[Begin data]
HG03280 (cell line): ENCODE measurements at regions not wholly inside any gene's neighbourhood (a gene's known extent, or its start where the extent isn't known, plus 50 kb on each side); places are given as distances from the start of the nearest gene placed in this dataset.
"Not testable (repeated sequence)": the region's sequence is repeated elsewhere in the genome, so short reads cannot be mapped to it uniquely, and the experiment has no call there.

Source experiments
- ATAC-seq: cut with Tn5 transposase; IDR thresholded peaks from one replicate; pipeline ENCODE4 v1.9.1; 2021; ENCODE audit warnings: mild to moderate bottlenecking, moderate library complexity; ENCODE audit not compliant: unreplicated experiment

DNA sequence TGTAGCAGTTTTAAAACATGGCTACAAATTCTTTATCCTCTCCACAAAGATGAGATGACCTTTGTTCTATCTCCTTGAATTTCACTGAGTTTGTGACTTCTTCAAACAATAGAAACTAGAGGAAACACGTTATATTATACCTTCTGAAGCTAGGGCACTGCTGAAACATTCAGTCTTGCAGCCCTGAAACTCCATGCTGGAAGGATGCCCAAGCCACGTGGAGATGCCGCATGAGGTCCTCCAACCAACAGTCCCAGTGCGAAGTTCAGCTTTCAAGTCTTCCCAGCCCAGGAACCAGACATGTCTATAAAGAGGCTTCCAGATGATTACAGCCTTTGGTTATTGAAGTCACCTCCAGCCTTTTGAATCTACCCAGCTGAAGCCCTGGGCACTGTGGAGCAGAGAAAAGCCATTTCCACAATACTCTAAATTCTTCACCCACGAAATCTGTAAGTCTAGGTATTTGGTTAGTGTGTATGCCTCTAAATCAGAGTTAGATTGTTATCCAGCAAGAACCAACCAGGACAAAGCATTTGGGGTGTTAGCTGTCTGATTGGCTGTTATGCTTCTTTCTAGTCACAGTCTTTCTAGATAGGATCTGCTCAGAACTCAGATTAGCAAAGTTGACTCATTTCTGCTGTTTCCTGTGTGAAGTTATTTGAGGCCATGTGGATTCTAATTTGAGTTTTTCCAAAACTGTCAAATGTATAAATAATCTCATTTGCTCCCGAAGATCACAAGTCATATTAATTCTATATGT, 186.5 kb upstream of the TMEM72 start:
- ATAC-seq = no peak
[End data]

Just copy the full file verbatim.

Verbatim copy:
HG03280 (cell line): ENCODE measurements at regions not wholly inside any gene's neighbourhood (a gene's known extent, or its start where the extent isn't known, plus 50 kb on each side); places are given as distances from the start of the nearest gene placed in this dataset.
"Not testable (repeated sequence)": the region's sequence is repeated elsewhere in the genome, so short reads cannot be mapped to it uniquely, and the experiment has no call there.

Source experiments
- ATAC-seq: cut with Tn5 transposase; IDR thresholded peaks from one replicate; pipeline ENCODE4 v1.9.1; 2021; ENCODE audit warnings: mild to moderate bottlenecking, moderate library complexity; ENCODE audit not compliant: unreplicated experiment

DNA sequence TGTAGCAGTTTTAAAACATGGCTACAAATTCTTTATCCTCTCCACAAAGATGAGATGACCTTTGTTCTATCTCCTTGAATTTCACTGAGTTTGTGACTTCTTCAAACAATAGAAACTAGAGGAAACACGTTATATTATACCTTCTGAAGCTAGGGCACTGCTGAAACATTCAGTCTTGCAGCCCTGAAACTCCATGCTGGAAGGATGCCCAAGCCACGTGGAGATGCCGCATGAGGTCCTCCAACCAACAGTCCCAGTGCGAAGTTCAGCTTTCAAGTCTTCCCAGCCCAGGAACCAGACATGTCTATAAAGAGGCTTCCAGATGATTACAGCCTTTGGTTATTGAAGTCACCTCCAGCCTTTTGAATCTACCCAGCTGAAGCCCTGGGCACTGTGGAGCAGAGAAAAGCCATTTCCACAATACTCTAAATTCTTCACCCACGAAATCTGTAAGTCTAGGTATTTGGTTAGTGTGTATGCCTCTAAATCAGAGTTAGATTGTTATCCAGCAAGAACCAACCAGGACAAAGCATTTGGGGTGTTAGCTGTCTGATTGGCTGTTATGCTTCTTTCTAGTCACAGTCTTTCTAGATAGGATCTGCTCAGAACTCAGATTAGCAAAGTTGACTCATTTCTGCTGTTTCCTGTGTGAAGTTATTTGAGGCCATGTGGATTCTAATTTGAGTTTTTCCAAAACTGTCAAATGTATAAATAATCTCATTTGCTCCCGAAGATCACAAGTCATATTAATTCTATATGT, 186.5 kb upstream of the TMEM72 start:
- ATAC-seq = no peak